• 12.5 Evaluation of Projects with Continuous Random Variables
    • 12.6 Evaluation of Risk and Uncertainty by Monte Carlo Simulation
    • 12.7 Performing Monte Carlo Simulation with a Computer
    • 12.8 Decision Trees
    • 12.9 Real Options Analysis
    • 12.10 Summary
  • CHAPTER 13
    • The Capital Budgeting Process
    • 13.1 Introduction
    • 13.2 Debt Capital
    • 13.3 Equity Capital
    • 13.4 The Weighted Average Cost of Capital (WACC)
    • 13.5 Project Selection
    • 13.6 Postmortem Review
    • 13.7 Budgeting of Capital Investments and Management Perspective
    • 13.8 Leasing Decisions
    • 13.9 Capital Allocation
    • 13.10 Summary
  • CHAPTER 14
    • Decision Making Considering Multiattributes
    • 14.1 Introduction
    • 14.2 Examples of Multiattribute Decisions
    • 14.3 Choice of Attributes
    • 14.4 Selection of a Measurement Scale
    • 14.5 Dimensionality of the Problem
    • 14.6 Noncompensatory Models
    • 14.7 Compensatory Models
    • 14.8 Summary


  • A. Using Excel to Solve Engineering Economy Problems
  • B. Abbreviations and Notation
  • C. Interest and Annuity Tables for Discrete Compounding
  • D. Interest and Annuity Tables for Continuous Compounding
  • E. Standard Normal Distribution
  • F. Selected References
  • G. Solutions to Try Your Skills
  • H. Answers to Selected Problems

About our authors

Dr. William G. Sullivan earned his PhD from the Georgia Institute of Technology in Industrial and Systems Engineering. He has made enduring contributions to the field of engineering economy education in his more than 40 years of service to industry and the academy. A tireless lecturer, he has taught engineering economy to more than 10,000 students at five major universities (Georgia Tech, University of Tennessee, North Carolina State University, Arizona State University and Virginia Tech). Dr. Sullivan's textbooks in the field (five in total), including “Engineering Economy“ (17th edition) continue to contribute to the education of thousands of students. He also has extensive consulting experience with 25 firms in the US.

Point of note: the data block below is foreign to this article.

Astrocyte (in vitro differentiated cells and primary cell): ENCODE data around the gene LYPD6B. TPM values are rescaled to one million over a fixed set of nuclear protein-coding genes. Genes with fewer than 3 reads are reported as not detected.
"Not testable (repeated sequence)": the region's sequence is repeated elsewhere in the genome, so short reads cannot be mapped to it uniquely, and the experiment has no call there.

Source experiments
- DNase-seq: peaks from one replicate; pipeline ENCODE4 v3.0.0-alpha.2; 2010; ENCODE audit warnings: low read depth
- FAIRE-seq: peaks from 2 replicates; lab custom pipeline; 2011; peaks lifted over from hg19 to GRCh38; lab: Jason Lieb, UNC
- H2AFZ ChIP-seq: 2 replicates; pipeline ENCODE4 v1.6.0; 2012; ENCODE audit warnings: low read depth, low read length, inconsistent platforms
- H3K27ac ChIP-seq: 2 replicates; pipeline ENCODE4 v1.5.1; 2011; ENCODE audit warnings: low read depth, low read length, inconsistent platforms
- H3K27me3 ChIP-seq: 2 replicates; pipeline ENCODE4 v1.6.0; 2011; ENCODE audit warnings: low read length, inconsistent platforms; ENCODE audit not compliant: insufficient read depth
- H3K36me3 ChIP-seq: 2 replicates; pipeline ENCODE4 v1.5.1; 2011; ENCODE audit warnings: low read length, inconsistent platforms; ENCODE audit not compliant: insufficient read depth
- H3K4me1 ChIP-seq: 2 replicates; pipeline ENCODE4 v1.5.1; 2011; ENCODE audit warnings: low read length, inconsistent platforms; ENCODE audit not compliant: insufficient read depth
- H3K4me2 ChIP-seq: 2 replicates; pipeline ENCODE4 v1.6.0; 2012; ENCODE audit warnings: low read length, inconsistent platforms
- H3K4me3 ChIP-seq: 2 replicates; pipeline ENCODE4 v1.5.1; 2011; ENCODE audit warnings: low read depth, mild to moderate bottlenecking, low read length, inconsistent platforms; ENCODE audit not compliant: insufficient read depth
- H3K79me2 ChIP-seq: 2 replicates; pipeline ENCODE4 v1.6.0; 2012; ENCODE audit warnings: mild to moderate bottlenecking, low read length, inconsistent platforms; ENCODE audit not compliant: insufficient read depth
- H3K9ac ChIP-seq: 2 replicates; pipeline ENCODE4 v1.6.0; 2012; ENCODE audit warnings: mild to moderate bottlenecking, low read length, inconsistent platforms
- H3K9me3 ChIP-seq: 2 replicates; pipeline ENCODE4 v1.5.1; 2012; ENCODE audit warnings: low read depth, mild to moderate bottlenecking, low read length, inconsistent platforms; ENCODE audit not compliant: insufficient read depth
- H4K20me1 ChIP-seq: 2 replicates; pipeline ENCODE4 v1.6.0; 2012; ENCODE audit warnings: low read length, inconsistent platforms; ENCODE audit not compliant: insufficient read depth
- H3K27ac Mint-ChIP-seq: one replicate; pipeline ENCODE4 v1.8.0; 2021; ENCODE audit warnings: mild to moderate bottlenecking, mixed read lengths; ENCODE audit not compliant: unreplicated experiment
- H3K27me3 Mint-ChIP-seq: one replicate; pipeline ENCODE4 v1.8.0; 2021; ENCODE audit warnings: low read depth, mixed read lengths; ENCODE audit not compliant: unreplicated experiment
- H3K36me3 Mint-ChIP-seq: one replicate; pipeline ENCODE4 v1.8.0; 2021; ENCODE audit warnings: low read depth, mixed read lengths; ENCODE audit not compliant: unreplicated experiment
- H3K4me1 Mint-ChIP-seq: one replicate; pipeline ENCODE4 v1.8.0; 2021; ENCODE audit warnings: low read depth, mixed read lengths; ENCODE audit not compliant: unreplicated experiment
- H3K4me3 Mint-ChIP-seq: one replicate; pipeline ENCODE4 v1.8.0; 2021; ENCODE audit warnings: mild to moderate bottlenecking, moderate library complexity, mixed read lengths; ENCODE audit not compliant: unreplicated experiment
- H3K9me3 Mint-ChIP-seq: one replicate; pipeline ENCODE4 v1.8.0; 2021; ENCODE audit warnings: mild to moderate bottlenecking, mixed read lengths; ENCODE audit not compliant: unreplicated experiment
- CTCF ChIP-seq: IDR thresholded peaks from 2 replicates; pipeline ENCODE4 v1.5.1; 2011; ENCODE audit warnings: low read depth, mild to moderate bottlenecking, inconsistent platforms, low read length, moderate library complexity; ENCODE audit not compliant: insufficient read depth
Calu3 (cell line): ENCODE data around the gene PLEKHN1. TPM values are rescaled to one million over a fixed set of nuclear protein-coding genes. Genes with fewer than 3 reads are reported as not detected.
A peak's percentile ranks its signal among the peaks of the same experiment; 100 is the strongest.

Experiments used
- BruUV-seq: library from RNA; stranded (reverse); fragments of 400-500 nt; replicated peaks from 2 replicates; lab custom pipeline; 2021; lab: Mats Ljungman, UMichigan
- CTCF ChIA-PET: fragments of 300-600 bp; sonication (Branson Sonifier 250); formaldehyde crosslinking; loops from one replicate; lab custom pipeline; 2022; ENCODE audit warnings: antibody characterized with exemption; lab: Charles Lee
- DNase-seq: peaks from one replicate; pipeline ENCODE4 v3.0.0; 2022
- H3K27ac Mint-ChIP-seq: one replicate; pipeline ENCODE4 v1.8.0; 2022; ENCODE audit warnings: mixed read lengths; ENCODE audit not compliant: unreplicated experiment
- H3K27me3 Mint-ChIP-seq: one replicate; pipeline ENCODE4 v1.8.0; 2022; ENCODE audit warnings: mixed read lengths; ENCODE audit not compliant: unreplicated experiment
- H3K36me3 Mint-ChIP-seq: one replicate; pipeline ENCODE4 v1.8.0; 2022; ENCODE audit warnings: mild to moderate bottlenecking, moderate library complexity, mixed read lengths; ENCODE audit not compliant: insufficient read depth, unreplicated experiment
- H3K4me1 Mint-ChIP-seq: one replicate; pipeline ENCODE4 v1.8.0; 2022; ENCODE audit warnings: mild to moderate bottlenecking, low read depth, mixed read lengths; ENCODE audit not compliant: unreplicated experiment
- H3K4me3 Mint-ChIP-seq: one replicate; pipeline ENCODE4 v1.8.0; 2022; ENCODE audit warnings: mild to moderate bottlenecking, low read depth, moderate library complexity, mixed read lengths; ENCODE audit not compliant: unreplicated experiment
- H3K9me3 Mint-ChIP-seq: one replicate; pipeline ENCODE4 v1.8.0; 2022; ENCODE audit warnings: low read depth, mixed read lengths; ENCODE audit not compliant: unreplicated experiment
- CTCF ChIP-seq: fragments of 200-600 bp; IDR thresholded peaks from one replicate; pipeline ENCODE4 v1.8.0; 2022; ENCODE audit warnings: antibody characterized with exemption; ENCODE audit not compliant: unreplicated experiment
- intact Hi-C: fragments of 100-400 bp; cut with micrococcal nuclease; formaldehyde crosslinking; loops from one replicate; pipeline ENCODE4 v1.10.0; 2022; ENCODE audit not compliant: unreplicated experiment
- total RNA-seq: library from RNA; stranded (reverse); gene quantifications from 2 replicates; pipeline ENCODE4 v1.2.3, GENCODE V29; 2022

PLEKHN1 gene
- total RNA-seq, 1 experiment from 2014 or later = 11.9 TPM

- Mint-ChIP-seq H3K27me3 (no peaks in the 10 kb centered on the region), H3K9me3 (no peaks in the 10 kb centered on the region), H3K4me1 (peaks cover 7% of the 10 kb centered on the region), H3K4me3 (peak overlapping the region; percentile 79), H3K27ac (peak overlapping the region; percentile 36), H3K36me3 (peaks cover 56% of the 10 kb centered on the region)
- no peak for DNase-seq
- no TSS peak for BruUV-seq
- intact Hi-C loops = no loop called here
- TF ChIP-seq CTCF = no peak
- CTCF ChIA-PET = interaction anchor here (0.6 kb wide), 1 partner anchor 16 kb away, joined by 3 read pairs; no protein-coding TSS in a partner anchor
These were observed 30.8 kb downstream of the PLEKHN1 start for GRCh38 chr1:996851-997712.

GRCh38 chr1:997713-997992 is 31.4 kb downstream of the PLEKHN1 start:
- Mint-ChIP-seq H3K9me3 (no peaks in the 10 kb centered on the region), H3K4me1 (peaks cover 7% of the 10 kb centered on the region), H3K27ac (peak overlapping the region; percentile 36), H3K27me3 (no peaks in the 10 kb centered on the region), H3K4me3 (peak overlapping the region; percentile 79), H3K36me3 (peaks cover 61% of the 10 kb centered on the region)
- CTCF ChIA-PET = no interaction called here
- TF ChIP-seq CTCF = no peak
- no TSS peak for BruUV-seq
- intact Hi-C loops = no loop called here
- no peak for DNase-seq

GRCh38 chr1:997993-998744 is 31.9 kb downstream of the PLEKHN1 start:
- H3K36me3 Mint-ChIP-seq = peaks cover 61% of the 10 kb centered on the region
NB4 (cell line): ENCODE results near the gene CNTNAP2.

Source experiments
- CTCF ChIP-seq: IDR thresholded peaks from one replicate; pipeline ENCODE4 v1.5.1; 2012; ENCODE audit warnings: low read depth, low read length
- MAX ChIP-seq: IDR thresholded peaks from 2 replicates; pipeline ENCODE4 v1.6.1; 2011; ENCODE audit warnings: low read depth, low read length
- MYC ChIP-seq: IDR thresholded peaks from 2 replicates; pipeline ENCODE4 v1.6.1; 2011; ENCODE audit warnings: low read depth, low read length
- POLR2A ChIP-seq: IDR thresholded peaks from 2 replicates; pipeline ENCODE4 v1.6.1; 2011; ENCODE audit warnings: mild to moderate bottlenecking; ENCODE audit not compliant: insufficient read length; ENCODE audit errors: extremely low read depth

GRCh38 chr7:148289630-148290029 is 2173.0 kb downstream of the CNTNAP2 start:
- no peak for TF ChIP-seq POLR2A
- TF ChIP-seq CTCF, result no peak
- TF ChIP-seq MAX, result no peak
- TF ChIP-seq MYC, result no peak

Elin M. Wicks is the owner of Abacus Accounting LLC, an accounting and bookkeeping company focused on empowering small business owners to achieve financial success. She earned a BS and MS in Industrial Engineering from Rutgers University, where her masters research focused on a method of quantifying non-economic factors in monetary terms. During this time, she also developed software tools to assist Cosmair Inc. in improving scheduling and labor recording practices. She went on to earn her PhD in Industrial and Systems Engineering from Virginia Tech, focusing on the design of cellular manufacturing systems. She then joined the faculty of the University of Missouri, Columbia in the Industrial and Manufacturing Systems Department. After taking some time off to raise her children, she supplemented her education in the field of accounting and became the Senior Accountant of Glenn B. Cohen, CPA, an accounting and financial management firm. She has been an author of Engineering Economy since the publication of the 10th edition.

Patrick Koelling has served on the faculty in industrial and systems engineering at Virginia Tech since 1987. Dr. Koelling received his PhD in Industrial and Management Systems Engineering in 1982 from Arizona State University, an MBA in 1978, M.S.I.E. in 1977 and B.S.I.E. in 1976, all from the University of Missouri. He conducts research and teaches in operations research and management systems engineering. Prior to joining Virginia Tech, he spent two years at Hallmark Cards as a senior analyst and three years as an assistant professor at Oklahoma State University. Dr. Koelling has also served as department head of industrial engineering and management at Oklahoma State. Dr. Koelling has consulted with several private and government organizations, including the establishment of new industrial and systems engineering programs. He is a Fellow of the Institute of Industrial and Systems Engineers, Executive Director of Alpha Pi Mu, the industrial engineering honor society and Director of Accreditation Affairs for the Institute of Industrial and Systems Engineers.